It remained unnoticed until 2003 where its recreational aspects were rediscovered by a bored underground chemist named “Kinetic”. Around 2004, a drug similar to mephedrone called ‘hagigat’ was legally sold in Israel.

Through the years, street chemists have tried to modify the composition of cathinone either by making their own formula or by following Kinetic’s rediscovered formula.  The Israeli websites were the first to sell this substance online in capsule form, but in the end, the government banned it in 2008.

It was sometime between the summer of 2009 and March 2010 that the use of mephedrone as a recreational drug came full blast in the U.K. It was being marketed in powder form and given different labels like “fertilizers”, “bath salts”, “plant food” and “not for human consumption” all in the game of avoiding getting caught by the law.

About the same time, the secret chemical formula was exposed on an underground online forum leading to the widespread distribution of the drug. Other countries followed suit and got involved in distributing mephedrone together with Chinese entrepreneurs who imitated the manufacturing process of the drug, thereby dramatically lowering the price while increasing the availability of the supply in the dance clubs, head shops, and music festivals. Some surveys even showed that mephedrone is the fourth most popular drug in the U.K. In April 2010, mephedrone was eventually controlled by the region, and was classified as a Class B drug.The restriction on the use of mephedrone gave birth to underground dealers and entrepreneurs significantly doubling the price.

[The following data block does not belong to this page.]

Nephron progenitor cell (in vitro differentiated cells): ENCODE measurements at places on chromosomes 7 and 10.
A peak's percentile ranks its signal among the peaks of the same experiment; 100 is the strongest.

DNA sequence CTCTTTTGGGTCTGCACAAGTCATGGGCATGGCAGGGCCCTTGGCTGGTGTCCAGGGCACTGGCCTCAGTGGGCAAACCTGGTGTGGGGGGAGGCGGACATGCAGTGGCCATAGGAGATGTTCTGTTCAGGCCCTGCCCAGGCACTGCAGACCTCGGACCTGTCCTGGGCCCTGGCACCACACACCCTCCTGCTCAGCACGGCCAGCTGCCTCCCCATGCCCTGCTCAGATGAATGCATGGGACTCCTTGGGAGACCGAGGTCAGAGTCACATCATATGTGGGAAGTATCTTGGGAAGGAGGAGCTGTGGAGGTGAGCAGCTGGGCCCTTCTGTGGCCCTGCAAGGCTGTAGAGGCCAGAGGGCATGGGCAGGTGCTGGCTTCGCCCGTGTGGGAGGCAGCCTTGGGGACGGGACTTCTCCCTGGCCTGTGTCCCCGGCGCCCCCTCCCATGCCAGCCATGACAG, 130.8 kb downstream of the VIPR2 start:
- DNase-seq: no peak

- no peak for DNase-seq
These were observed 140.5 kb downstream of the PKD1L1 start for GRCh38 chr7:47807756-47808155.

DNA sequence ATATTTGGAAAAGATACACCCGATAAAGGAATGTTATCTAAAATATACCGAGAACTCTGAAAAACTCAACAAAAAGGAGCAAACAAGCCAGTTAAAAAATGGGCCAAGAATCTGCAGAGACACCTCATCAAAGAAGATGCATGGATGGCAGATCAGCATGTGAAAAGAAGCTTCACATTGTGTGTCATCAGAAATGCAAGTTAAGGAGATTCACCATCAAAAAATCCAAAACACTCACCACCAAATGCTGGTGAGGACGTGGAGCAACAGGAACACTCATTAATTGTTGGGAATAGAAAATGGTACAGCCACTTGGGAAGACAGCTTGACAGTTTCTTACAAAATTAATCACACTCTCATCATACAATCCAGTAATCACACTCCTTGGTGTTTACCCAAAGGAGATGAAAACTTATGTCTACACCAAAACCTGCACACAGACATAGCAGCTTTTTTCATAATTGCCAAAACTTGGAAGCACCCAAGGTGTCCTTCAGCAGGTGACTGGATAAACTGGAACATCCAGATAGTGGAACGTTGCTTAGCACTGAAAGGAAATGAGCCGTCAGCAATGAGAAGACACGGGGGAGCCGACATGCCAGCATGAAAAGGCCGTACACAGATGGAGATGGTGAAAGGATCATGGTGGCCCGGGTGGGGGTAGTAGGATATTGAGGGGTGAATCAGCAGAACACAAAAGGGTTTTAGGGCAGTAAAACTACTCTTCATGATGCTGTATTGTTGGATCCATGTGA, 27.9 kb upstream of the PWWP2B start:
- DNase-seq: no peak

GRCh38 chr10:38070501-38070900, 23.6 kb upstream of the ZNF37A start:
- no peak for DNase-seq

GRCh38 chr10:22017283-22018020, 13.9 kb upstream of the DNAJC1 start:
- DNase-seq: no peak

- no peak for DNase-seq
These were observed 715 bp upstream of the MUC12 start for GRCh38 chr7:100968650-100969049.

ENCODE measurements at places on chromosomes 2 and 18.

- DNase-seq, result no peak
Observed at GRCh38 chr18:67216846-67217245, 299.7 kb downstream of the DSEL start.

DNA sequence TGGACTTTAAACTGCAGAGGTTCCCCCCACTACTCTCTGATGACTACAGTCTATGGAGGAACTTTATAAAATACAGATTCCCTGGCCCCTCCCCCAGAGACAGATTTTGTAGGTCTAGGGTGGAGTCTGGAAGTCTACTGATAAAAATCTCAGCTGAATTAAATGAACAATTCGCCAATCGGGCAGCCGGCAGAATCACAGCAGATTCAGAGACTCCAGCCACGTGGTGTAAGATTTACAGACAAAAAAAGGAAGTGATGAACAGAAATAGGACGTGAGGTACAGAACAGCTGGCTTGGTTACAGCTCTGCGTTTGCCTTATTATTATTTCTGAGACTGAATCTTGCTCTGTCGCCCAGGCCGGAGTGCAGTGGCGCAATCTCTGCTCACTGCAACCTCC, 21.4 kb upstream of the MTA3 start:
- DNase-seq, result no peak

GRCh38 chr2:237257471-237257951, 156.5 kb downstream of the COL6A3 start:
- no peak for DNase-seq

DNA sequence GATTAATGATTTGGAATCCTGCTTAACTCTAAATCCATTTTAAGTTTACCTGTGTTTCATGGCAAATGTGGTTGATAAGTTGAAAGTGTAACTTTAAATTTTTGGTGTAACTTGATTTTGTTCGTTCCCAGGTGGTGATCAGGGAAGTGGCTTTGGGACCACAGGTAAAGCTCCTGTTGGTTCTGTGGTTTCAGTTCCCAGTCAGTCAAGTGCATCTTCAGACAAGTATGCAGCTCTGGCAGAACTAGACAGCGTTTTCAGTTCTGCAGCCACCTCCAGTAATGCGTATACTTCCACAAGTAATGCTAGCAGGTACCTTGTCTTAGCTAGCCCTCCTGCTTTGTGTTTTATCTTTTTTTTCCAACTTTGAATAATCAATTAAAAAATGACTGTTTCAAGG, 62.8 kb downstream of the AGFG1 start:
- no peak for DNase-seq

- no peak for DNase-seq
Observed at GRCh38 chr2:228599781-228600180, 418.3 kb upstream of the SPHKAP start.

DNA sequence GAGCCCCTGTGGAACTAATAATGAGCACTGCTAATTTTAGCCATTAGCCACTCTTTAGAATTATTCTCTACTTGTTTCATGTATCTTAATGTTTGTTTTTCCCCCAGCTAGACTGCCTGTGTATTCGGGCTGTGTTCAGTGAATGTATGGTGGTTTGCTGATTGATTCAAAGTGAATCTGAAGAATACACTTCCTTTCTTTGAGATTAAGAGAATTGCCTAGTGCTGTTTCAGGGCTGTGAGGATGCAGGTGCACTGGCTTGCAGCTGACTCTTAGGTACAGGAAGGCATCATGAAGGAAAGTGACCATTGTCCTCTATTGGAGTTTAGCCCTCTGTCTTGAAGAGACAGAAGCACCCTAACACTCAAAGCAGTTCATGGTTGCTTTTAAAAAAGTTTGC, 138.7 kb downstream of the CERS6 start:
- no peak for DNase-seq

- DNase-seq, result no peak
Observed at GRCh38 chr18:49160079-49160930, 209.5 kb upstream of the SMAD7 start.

Around 2012, records indicated the evident side effects of mephedrone use especially on teenagers and young adults who manifested a lot of behavioral problems. There was also an increasing number of first time users who engaged in neurotic injecting of drugs in group sessions.

In 2013, the United Nations declared U.K. as Europe’s largest market for mephedrone, even increasing the percentage of usage to 300% after it was deemed illegal. Nonetheless, based on the latest survey of Mixmag and the Global Drug Survey in 2014, the popularity of mephedrone went to the bottom of the Top Twenty drug list due to adverse effects that it exhibited in users.

Despite the madness accompanying the emergence of new alternatives to mephedrone, they can never compare to the popularity mephedrone has achieved. As of 2015, this drug continues to hit the streets and no amount of banning by the government seems to be able to stop its use.